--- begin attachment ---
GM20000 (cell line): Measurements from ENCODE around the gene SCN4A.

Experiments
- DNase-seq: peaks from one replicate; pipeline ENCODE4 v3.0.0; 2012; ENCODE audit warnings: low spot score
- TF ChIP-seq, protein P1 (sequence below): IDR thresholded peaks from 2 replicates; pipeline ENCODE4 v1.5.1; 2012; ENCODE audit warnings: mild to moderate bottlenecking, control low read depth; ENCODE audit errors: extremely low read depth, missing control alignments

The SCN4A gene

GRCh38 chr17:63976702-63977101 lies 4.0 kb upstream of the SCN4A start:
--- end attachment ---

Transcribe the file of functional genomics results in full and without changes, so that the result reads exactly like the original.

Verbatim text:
GM20000 (cell line): Measurements from ENCODE around the gene SCN4A.

Experiments
- DNase-seq: peaks from one replicate; pipeline ENCODE4 v3.0.0; 2012; ENCODE audit warnings: low spot score
- TF ChIP-seq, protein P1 (sequence below): IDR thresholded peaks from 2 replicates; pipeline ENCODE4 v1.5.1; 2012; ENCODE audit warnings: mild to moderate bottlenecking, control low read depth; ENCODE audit errors: extremely low read depth, missing control alignments

The SCN4A gene

GRCh38 chr17:63976702-63977101 lies 4.0 kb upstream of the SCN4A start: